Of course the GER DefMin's logic is nonsense, but it fits my theory.

The Marders are IFVs.
DefMin Lambrecht is lying when she claims other countries are not supplying "Panzer" (in this case IFVs).
NATO Ally Slovenia has supplied IFVs (see below).
And we all know Poland supplied plenty of MBTs.

Read 5 tweets
Jun 19
Agree with @iquardt's critique of Germany's "change through trade" policy, but the biggest failure was that the policy was pursued unconditionally. You cannot get change through trade if trade never responds to negative change.
15 missed opportunities over 2004-2021 🧵
Selected pivotal instances of negative RUS change that had no effect on West / GER trade policy:

1- Putin cheats at the Presidential election of 2004: we knew it, we self-censored, business-as-usual
2- Putin cheats again in the 2007 legislative elections: same non-response

3- December 2007: Russia suspends participation in the Conventional Forces in Europe (CFE) Treaty - an important arms control treaty. Under-reported at the time, guess what happens the following year. Any response in terms of trade & investment? No.
Read 16 tweets
Jun 18
As #Finland grapples with the #Erdogan challenge to its #NATO aspirations, pointed questions are being asked. Glad to have been interviewed in the preparation of this opinion piece about whether NATO accession supports democratic reforms.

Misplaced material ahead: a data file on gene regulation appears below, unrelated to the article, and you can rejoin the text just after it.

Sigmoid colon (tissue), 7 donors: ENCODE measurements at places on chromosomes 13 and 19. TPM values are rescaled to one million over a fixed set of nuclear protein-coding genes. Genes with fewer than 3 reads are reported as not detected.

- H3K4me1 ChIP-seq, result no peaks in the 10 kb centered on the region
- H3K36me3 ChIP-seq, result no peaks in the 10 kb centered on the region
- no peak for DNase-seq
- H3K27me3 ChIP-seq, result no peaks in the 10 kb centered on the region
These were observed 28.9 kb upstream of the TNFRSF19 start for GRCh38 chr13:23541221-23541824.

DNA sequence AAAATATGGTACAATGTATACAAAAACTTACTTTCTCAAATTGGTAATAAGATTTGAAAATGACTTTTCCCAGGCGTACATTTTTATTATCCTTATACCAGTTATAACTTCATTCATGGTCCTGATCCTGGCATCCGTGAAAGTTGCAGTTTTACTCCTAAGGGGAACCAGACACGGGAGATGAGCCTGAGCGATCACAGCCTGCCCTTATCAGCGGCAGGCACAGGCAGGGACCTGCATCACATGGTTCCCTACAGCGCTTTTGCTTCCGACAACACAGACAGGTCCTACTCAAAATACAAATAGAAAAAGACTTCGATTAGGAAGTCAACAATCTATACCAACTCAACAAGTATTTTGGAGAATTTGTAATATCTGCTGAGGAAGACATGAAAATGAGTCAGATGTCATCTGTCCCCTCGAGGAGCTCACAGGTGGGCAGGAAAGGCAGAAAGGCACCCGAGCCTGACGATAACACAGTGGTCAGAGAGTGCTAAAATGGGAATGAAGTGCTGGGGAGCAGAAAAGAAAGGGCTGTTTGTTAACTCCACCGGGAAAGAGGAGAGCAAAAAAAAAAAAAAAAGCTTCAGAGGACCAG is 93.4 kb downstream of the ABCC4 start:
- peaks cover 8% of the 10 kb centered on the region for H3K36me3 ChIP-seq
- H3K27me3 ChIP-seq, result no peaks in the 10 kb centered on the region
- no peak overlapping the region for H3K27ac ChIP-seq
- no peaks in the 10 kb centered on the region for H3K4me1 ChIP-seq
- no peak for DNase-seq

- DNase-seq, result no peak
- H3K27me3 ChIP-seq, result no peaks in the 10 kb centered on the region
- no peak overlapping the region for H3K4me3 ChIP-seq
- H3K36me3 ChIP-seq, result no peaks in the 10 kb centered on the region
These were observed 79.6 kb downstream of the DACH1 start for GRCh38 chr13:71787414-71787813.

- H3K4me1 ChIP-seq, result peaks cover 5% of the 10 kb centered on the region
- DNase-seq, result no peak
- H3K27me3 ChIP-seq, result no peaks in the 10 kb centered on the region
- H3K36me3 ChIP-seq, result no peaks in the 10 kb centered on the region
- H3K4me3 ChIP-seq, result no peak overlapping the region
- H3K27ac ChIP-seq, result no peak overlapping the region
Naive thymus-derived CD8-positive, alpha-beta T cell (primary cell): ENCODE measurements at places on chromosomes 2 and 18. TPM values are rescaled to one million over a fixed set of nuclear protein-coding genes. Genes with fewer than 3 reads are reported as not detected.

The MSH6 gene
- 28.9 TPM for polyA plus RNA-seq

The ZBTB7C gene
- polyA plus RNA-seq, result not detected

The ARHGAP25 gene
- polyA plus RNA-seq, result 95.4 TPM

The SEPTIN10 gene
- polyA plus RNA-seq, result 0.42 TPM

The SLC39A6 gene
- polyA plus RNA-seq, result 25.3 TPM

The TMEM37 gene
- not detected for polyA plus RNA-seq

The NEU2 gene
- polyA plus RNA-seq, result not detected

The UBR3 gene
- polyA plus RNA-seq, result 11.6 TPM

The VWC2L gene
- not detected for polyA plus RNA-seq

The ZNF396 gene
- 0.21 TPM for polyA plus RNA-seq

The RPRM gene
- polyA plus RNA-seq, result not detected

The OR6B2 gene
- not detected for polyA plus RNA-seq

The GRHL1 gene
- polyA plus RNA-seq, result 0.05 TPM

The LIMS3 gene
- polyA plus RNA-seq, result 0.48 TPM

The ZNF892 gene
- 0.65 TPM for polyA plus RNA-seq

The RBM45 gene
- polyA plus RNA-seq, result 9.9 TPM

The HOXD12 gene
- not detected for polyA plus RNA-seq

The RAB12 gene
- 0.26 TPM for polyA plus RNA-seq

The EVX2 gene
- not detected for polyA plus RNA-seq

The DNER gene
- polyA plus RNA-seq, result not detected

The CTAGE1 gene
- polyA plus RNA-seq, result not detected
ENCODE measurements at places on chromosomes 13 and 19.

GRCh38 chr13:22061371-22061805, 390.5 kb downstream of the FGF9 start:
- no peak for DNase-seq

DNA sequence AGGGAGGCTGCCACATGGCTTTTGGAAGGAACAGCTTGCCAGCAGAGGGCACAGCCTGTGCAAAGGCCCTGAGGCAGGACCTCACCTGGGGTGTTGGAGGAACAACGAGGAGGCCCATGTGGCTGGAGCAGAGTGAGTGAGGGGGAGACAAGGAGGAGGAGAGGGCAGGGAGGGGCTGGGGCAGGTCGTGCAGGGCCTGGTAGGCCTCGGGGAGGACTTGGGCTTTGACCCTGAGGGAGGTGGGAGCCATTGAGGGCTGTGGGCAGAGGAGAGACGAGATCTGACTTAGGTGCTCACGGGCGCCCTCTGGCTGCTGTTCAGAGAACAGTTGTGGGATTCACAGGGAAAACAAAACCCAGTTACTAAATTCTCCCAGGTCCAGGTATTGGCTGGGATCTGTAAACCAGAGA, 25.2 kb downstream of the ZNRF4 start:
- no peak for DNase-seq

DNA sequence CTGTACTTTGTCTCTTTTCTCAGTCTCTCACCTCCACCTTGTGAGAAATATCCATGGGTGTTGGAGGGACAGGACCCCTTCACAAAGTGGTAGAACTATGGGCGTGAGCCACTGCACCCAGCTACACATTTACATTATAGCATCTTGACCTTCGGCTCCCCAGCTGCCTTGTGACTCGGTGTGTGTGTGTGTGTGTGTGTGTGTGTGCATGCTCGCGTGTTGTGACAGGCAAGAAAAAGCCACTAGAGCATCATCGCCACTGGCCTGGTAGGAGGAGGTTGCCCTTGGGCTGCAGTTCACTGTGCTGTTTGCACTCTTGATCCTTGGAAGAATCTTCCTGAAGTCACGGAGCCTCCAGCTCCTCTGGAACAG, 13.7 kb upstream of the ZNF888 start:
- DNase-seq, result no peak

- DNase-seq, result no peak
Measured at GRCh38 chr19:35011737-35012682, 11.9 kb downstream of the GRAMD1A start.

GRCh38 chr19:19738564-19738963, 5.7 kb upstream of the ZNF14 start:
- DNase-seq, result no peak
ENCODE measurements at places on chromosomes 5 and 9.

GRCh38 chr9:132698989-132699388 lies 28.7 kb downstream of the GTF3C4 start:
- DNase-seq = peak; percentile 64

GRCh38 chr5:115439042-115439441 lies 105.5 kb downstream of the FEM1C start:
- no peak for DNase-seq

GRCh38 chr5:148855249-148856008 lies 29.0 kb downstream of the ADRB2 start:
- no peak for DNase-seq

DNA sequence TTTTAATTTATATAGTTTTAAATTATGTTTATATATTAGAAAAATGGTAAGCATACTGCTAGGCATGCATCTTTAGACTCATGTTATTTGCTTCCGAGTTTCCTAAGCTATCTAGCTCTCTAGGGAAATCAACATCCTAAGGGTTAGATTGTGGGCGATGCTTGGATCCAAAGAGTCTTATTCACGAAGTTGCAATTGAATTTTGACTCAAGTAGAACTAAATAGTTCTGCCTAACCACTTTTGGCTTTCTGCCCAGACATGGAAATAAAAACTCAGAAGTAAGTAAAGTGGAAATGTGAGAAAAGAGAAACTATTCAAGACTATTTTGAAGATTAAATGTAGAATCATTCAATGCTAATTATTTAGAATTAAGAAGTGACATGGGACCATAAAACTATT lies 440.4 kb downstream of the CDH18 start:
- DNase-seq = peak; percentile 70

I consider there's a strong case for viewing NATO accession *alone* as a significant pull factor supporting democracy & rule of law reforms for Spain in the 1980s and for the first wave of CEE Allies in the 1990s, in that NATO accession predated EU accession in those cases.
CEE Allies who joined later experienced the NATO and EU pull factors in closer succession or simultaneously, so the NATO pull factor is harder to isolate from the EU pull factor.
That said, what happens after joining?
Read 5 tweets
Jun 18
Recently had exchanges with some foreign policy analysts from a Western European country - I won't specify further. I was struck by a certain degree of short-sighted cynicism regarding Russia and Ukraine. Obviously Kissinger was quoted.
There was no mention of the fact that RUS violations of International Law are very grave. No understanding that such violations, if not severely punished, could present Europe with further danger in future.
At a deeper level, I would also say the individuals concerned had no understanding of what a military alliance is all about - and I mean NATO here in particular. I had to spell it out, and I will do so here too.
Read 7 tweets
Jun 15
Press briefing: US Def Sec #Austin and Gen. #Milley after the 3rd #Ukraine Defense Contact Group meeting in Brussels.
Selected points: (note, this is *not* a NATO meeting. It's an ad hoc group, that has now grown to 50 countries.)
DefSec Austin:
Fact we have 50 countries pledging mil aid to #Ukraine testament to how RUS unprovoked invasion has horrified and galvanised the world, and testament to #heroism of Ukrainian people
DefSec Austin:
In May, US #Congress approved 40 bn USD in assistance to UA. On 1 June, POTUS auth. further 700 mill USD mil package incl #HIMARS rocket system and guided munitions, plus #Javelins, helicopters, counter-battery radars and ammunition.
Read 17 tweets